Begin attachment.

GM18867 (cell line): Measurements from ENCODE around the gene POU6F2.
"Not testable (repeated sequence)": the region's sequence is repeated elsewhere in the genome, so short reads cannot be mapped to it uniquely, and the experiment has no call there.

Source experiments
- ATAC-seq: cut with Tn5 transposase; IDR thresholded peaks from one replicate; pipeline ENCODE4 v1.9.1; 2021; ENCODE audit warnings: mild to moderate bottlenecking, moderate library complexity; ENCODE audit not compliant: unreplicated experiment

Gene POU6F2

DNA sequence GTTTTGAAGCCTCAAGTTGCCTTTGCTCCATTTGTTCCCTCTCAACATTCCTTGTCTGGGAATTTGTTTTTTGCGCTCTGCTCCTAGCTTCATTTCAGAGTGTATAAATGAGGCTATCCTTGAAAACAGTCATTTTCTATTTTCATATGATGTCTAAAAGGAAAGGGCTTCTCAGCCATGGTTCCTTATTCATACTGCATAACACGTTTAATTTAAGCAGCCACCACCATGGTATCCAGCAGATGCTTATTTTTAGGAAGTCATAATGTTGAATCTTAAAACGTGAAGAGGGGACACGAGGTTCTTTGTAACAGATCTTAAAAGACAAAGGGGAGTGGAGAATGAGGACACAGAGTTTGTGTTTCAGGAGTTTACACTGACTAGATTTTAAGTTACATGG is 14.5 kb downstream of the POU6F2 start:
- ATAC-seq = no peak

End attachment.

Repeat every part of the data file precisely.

GM18867 (cell line): Measurements from ENCODE around the gene POU6F2.
"Not testable (repeated sequence)": the region's sequence is repeated elsewhere in the genome, so short reads cannot be mapped to it uniquely, and the experiment has no call there.

Source experiments
- ATAC-seq: cut with Tn5 transposase; IDR thresholded peaks from one replicate; pipeline ENCODE4 v1.9.1; 2021; ENCODE audit warnings: mild to moderate bottlenecking, moderate library complexity; ENCODE audit not compliant: unreplicated experiment

Gene POU6F2

DNA sequence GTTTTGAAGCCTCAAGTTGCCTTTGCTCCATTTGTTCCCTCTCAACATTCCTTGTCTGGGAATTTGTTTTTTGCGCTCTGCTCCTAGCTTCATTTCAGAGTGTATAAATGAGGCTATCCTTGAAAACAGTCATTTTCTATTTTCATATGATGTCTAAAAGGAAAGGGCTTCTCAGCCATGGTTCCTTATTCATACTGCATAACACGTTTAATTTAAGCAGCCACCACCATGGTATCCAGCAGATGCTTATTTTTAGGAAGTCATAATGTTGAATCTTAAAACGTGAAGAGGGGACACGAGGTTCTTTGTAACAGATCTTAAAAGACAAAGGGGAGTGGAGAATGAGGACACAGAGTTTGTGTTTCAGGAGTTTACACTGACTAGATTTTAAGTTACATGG is 14.5 kb downstream of the POU6F2 start:
- ATAC-seq = no peak